As I travel around the country, I work to bring a message of optimism and hope to credit unions and others I am fortunate enough to address.
Certainly CUs face a number of challenges today, and will continue to do so in the future.
But, at the core, I truly believe that credit unions are the best option for a consumer today. That, in itself, will carry us a long way, particularly when we can point to the $6.8 billion we saved consumers last year, just by doing business at credit unions (and likely billions more for millions of other consumers, just by offering a strong alternative in the market place).
However, I don't wear rose-colored glasses. I know that credit unions must be strong, politically and financially, to continue being the best option for consumers. And I think the outlook for credit unions is good in both areas.
Things Are Looking Up
On the financial side, things are looking up. According to NCUA's recently released first quarter 2011 financial numbers, credit unions are showing "improvement"-but economic conditions still pose a challenge. Return on assets is up to 74 bps. That's s huge-especially considering that, 18 months ago, CUs posted ROA of 18 bps (at YE '09).
And asset quality has been improving steadily, a testament to the sound lending practices of credit unions. At the end of last year, delinquencies and net charge offs inched down from the previous year, and both were substantially lower than bank norms. At the end of the first quarter, both were down even further.
Meanwhile, membership inched up-by 300,000 members. That's modest growth, but it's a higher annualized growth rate than last year.
None of this is intended to downplay the real challenges that credit unions face. Unemployment remains relatively high (9.1% in May), which may be one reason why lending remains sluggish. Another likely key reason is that members are deleveraging, reducing their debt with savings. In fact, total loans contracted (for the second quarter in a row) by 0.86% during the first quarter, according to NCUA's numbers.
But that may be turning around. Our estimates at CUNA (based on our monthly survey of credit unions) show a slight jump in lending for April-up 0.2% over March.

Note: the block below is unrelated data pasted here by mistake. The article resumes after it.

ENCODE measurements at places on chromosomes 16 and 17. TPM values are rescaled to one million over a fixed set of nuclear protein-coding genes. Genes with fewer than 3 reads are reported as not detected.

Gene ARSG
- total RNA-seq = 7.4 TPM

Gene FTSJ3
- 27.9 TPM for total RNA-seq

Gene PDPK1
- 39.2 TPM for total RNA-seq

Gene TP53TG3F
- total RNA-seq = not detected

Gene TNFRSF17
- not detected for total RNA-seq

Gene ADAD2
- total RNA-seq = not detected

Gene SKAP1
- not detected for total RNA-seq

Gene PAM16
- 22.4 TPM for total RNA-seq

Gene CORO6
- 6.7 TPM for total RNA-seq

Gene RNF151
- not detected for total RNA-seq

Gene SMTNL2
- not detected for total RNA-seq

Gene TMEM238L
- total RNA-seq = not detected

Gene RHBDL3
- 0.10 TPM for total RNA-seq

And there is cause for more optimism.
According to CUNA economists, over the rest of the year and into 2012:
• Savings balance growth will remain at 5% for this year, but move up to 6% next year-below the 5-year average of 6.3%, despite rising disposable incomes, but still decent.
• Loan balance contraction will end, as lending grows by 4% (by year-end) and to 6% by year-end 2012.
• The economy and consumer confidence will recover; auto loans, credit cards, purchase mortgage loans will all be strong areas.
• Credit quality-as we've seen-will be better through this year and next; loan delinquency and charge off rates will fall as job growth picks up.
• Capital to assets will stabilize at 10%.
• For the first time in nearly four years, capital contributions will outpace asset growth, raising net worth ratios.
On the political side, I believe we are dealing from a position of strength. Sure, we were all disappointed by the Senate's failure to reach enough votes to "stop, study and start over" on interchange.
But that was not a credit union failure; together, CUNA, Leagues and credit unions generated more than half a million contacts with Congress-over a three -month period-in support of "stop, study." That contributed, mightily in my view, to a clear majority of the Senate voting for our position-including 12 senators who changed their vote from a year ago.
As one senator told me, the vote on interchange was the result of two factors: The reluctance of more than 12 senators to change their vote from a year ago (and, for many of them, to buck the leadership of their party), and; the poor reputation of banks.
To repeat-banks, not credit unions.
In fact, one senator who did switch votes in our favor told us in the closing days of the debate (through his chief of staff): "I think it is fair to say that if we do flip (change our vote), it will be because of the credit unions." The senator did, and it was.
Still, we can do better. My own view is that credit unions need a 535-member strategy in the future. That is: The ability to reach out to every single member of Congress-loudly and effectively-to impress upon them the credit union message.
And we are going to need that ability as we move forward with such issues as supplemental capital and increased authority to make business loans-something bankers are already lining up to fiercely oppose.
Common Vision Needed
We are also in need, I strongly believe, of a common vision for credit unions. That is: Not what the bankers want us to be, not what the bureaucrats envision, nor even what politicians sees us as being.
Credit unions need to decide among themselves-for ourselves-what we are going to be, within the parameters that has made us successful so far: Cooperative, member-owned and directed, not-for profit financial institutions. Then: We need to pursue that vision with passion.
In fact, CUNA is already working on such a vision, and has begun a dialogue with key system players. We hope to have something for the movement to begin considering later this year or early next.
Hope and optimism: That should be the outlook for CUs today. We are the best option for consumers, and that drives everything that we do.
Bill Cheney is CEO of CUNA.